Why is great listening important?
Because if you’re only talking and waiting for your turn to talk you could be missing the real story. Do you know when to stop talking and start listening? The real power and magic in communication lies in that gap. The gap between talking and listening.
Almost all communication fails are either caused by making assumptions instead of checking the facts, or by setting things up to fail instead of succeed because you didn’t get clarity. Clarity comes from great listening. If you listen well, then you know exactly what is happening and you can ask appropriate questions, check information, (not assume) and have all the information you need.
When is great listening useful to you?
What happens if you don’t listen?
So, what is good listening?
Next level listening?
Leads the conversation to the benefit of all involved – not just you!
This involves actively seeking to involve the other party in the conversation and acknowledging their input and contribution – not just wait for your turn to talk and say what you want! A key feature of gaining mutual benefit in a conversation is in repeating back what you heard. This helps you remain focused and signals to the team member that they are being heard.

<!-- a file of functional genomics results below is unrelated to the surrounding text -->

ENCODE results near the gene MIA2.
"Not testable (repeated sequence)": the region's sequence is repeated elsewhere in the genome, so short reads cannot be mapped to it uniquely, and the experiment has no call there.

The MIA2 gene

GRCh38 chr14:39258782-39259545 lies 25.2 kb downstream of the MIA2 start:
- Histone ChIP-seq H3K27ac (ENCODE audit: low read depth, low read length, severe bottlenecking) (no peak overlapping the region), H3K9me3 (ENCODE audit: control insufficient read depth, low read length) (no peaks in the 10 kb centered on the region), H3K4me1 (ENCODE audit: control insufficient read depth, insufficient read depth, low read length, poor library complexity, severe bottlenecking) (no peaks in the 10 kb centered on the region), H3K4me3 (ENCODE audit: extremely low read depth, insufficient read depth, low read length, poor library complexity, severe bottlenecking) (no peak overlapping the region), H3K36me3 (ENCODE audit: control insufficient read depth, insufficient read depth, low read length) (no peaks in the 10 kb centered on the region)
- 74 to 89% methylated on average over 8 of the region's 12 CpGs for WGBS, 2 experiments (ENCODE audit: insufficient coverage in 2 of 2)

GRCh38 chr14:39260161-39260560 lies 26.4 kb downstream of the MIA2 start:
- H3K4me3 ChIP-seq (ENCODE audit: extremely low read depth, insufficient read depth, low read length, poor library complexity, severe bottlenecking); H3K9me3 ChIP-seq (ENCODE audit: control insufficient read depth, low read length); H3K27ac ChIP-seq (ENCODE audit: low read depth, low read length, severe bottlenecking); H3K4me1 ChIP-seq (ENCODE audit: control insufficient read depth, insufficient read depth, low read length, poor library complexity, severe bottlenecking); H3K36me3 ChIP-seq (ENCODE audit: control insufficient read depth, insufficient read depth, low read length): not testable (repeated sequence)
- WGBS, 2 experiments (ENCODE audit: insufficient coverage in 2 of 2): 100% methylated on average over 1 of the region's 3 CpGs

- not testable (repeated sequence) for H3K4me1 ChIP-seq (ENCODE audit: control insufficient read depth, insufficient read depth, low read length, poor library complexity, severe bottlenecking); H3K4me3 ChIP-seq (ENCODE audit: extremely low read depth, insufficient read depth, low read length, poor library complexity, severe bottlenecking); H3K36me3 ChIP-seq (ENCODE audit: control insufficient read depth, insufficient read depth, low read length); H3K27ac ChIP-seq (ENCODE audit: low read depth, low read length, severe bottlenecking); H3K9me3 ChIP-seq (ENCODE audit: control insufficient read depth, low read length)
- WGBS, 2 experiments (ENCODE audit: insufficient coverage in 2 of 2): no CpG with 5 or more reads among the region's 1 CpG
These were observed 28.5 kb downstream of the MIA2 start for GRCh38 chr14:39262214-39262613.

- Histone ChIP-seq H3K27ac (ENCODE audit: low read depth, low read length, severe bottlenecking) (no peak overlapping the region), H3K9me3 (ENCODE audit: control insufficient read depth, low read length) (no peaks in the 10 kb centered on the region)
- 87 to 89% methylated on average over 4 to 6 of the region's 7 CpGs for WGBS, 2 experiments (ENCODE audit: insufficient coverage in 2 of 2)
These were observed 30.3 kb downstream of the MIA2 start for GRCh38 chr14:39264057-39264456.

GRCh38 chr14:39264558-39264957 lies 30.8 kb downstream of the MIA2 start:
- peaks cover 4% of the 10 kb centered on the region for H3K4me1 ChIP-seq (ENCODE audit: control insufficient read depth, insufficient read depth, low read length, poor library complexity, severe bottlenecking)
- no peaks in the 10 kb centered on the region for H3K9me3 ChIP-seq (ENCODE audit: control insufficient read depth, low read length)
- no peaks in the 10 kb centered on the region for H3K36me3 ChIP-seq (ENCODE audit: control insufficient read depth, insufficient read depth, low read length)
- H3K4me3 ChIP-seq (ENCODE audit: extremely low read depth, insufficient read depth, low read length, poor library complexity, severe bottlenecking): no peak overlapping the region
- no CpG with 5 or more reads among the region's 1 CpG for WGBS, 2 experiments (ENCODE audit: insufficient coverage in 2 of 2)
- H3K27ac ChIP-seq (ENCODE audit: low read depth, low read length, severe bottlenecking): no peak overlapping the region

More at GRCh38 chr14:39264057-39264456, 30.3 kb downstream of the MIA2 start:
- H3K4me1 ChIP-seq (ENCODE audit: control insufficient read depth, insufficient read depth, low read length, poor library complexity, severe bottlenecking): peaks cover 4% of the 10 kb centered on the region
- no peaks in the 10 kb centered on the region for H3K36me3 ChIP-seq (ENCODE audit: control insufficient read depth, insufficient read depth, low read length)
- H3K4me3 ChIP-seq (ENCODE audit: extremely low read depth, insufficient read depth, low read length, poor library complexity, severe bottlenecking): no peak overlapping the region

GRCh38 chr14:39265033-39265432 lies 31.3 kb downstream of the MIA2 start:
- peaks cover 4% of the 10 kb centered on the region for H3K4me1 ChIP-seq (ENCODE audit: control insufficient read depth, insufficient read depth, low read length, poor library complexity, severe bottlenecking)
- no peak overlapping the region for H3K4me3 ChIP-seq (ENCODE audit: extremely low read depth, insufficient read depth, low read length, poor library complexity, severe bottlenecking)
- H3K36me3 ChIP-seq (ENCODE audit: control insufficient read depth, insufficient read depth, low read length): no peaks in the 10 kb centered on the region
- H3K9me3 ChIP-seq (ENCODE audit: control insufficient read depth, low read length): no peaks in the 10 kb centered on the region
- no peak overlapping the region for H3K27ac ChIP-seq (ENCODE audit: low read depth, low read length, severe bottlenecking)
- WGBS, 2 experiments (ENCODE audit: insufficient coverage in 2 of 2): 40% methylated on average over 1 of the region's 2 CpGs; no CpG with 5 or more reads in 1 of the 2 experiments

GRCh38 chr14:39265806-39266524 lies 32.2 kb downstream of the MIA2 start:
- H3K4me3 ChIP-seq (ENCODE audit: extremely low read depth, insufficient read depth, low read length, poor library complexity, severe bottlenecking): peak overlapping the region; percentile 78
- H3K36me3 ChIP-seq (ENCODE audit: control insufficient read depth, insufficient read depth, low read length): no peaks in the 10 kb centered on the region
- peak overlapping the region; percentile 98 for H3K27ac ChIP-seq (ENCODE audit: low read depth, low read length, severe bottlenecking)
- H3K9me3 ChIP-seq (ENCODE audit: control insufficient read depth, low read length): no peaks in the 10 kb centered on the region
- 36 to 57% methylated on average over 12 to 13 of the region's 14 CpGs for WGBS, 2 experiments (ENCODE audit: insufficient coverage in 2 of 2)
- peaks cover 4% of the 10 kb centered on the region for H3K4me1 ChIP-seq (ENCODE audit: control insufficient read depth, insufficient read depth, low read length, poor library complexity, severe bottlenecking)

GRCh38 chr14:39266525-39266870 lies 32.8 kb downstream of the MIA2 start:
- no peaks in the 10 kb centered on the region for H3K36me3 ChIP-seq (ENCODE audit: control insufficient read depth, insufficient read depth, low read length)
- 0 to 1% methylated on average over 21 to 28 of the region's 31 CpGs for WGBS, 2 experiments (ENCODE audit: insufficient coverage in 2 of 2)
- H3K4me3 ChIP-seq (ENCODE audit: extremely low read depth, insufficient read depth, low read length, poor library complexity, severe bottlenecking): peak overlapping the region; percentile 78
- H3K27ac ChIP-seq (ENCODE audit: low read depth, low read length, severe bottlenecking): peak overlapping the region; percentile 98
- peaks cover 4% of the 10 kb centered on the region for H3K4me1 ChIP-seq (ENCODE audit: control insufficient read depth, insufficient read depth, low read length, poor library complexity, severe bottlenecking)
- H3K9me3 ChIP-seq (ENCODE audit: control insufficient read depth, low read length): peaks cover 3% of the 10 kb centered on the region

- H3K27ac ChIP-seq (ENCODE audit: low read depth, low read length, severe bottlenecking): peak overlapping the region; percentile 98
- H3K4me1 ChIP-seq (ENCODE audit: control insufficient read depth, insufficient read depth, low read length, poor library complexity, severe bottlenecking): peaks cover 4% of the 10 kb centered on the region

Leading the conversation to its logical conclusion means not only listening, but asking the next obvious question and not leaving the thread too soon, if it’s not resolved then keep going. When you ask questions be direct – give directions clearly and unequivocally so people know exactly what to do and when. If you are not sure they understood you – check, and listen to what they say!
If you need information from your team, family members or friends but you are unsure or apprehensive about how to get it, remember others could be feeling the same too. They may be trying to tell you something, or ask you something, so keep the lines of communication open, and check on them often.
Listening carefully will always help when:
Remember to use discretion
Trust is vital to relationships between supervisor and a team member, between partners and family members and friends. Don’t betray their trust or pass on personal information. This is particularly important if you have people you know working in the workforce. Remember to keep your promises – don’t say things you can’t deliver on.